In the first 30 years after the founding of the PRC in 1949, the Chinese government carried out a system of planned economy, and targets and quotas for various spheres of economic development were set by the "planning committees" of the state. Factories produced goods according to state plans, and farmers planted crops also according to state plans. Commercial departments replenished and sold their stocks according to state plans, and the qualities, quantities and prices of the goods were all fixed by planning departments. This system contributed to the stable, planned development of China's economy, but it also limited the development of the economy and sapped its vitality.
China's economic reforms began first in the rural areas in 1978, when the household contract responsibility system was introduced there. Under this system, farmers got the right to use the land, plan farm work and dispose of products independently. Farmers had more choices for selling their agricultural products. State monopoly of the purchase and marketing of agricultural products was eliminated; the prices of the majority of farm products were freed; many policies restricting agricultural development were abolished; and farmers were allowed to engage in diversified business and set up township enterprises. All this greatly increased farm production.
In 1984, the economic restructuring shifted from the rural areas to the cities, and in 1992, after some 10 years of reform and opening-up and with a clearer orientation toward the implementation of reforms and establishment of a socialist market economic system, the Chinese government set forth main principles for economic structural reform as follows:
The development of diversified economic elements will be encouraged while keeping the public sector of the economy in the dominant position.
To meet the requirements of the market economy, the operations of state-owned enterprises should be changed so that they fit in with the modern enterprise system.
A unified and open market system should be established in the country so as to link the rural and urban markets, and the domestic and international markets, and to promote the optimization of the allocation of resources.
The function of managing the economy by the government should be changed so as to establish a complete macro-control system mainly by indirect means.
A distribution system should be established in which distribution according to work is dominant while giving priority to efficiency with due consideration to fairness. This system will encourage some people and some places to become rich first, and then they may help other people and places to become rich, too.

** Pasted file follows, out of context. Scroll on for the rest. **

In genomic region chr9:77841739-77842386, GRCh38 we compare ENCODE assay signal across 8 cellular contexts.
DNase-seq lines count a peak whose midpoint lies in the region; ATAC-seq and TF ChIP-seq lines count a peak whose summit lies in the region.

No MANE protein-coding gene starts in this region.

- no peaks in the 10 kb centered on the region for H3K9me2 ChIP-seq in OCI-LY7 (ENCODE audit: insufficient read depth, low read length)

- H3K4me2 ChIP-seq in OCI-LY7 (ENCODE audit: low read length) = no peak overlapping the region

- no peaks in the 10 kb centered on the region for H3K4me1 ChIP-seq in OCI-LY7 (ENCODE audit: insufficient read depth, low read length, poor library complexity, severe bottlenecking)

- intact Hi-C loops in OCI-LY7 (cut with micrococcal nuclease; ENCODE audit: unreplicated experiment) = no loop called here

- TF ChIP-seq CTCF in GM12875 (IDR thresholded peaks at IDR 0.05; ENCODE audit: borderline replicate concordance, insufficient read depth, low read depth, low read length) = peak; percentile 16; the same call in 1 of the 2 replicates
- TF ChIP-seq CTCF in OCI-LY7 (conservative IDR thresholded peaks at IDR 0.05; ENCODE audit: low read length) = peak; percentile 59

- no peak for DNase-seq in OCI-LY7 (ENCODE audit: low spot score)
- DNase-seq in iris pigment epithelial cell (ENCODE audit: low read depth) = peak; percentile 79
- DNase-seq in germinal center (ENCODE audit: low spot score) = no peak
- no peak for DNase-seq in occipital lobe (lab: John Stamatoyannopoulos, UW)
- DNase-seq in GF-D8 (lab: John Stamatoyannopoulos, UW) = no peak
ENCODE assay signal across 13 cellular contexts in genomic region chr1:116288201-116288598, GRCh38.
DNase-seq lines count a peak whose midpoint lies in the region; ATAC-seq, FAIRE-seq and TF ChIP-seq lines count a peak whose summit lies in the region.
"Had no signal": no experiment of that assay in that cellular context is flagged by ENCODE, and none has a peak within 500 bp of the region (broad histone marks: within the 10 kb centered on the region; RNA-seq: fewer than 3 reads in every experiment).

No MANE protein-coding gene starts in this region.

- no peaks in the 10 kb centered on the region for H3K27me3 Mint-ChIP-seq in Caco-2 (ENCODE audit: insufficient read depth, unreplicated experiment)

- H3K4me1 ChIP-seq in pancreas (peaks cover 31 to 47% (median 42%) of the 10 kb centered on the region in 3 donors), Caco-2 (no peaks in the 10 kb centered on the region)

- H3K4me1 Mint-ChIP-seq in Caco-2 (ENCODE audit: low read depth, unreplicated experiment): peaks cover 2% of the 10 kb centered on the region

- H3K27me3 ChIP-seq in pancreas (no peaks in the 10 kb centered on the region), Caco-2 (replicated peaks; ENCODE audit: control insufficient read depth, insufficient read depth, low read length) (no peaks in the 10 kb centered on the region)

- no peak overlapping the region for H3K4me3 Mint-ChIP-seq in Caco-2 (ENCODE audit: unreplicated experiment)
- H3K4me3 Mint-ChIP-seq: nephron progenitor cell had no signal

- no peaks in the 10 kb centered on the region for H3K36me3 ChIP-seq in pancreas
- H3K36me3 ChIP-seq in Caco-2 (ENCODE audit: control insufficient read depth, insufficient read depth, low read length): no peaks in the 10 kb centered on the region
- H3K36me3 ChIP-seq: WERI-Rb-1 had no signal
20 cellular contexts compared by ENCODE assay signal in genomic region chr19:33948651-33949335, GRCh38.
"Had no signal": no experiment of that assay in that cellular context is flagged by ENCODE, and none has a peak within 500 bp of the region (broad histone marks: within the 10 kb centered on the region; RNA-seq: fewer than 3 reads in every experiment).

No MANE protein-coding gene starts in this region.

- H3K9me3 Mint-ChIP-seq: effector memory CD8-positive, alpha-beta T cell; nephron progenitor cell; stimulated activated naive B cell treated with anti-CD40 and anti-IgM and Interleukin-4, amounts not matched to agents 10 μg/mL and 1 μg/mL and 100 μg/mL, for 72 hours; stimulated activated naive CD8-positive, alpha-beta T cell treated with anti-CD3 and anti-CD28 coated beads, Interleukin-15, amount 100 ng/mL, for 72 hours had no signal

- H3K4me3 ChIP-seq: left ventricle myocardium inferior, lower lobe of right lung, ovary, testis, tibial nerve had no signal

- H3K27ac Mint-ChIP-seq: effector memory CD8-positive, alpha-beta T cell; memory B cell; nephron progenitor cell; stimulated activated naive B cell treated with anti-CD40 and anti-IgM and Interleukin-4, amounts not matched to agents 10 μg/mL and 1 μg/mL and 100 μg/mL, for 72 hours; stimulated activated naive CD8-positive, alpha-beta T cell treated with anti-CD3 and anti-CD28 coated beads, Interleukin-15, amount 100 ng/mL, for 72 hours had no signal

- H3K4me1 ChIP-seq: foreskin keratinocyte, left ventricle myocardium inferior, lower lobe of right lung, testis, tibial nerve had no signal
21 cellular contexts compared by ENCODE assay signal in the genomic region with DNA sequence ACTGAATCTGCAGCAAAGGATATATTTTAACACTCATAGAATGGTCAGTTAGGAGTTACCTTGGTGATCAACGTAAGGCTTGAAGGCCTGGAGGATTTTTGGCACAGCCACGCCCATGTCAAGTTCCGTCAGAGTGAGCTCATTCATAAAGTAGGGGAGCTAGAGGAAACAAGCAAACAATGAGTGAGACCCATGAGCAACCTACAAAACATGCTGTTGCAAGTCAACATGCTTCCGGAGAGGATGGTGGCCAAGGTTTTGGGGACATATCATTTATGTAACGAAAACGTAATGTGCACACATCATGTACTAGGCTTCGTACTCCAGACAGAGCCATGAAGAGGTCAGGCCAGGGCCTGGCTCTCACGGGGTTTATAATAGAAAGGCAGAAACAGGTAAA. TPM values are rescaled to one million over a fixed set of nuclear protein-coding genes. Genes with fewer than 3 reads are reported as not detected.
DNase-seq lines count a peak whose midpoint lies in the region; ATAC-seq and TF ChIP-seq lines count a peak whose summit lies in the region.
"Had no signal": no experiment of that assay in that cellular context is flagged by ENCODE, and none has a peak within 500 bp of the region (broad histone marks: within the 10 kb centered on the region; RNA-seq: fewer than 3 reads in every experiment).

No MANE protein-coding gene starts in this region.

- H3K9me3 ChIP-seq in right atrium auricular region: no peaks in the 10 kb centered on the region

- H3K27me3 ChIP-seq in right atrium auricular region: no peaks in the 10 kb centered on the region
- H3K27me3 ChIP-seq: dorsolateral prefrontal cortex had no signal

A social security system, suited to China's situation, for both rural and urban residents shall be worked out so as to promote overall economic development and ensure social stability.
In 1987, the Chinese government set out a clear and definite economic construction objective: The first step was to double the 1980 GNP and ensure that the people have enough food and clothing. China attained this by the end of the 1980s. The second step was to quadruple the 1980 GNP by the end of the 20th century. This was achieved in 1995, ahead of time. The third step is to increase the per-capita GNP to the level of the medium-developed countries by the mid-21st century. At this point, Chinese people will have achieved a high standard of living and modernization basically will be realized.
In 1997, the Chinese government stressed that the non-public sectors of the economy were an important component part of the socialist economy of China, in which profitability was encouraged for elements of production, such as capital and technology. By 2002, reform in various fields was achieving remarkable results. A socialist market economic system has taken shape, and the basic role played by the market has been improved in the sphere of resources allocation. At the same time, the macro-control system continued to be perfected.
In March 2003, following the First Session of the 10th National People's Congress, China restructured these key economic ministries:
The State Development and Planning Commission ("SDPC") was renamed the National Development and Reform Commission ("NDRC") and absorbed the duties of the State Council Office for Economic Restructuring and some functions of other ministries;
The operations of the State Economic and Trade Commission ("SETC") and the Ministry of Foreign Trade and Economic Cooperation ("MOFTEC") were folded into a new Ministry of Commerce responsible for oversight of all domestic and foreign trade.
A new State Assets Management Commission ("SAMC") assumed responsibility for managing and restructuring state-owned enterprises ("SOEs").
A new China Banking Regulatory Commission ("CBRC") was given responsibility for supervision and regulation of the banking sector.
The pattern in which the public sector of the economy plays the main role and coexists with non-public sectors of the economy such as individual economy and privately owned economy for common development has basically been formed.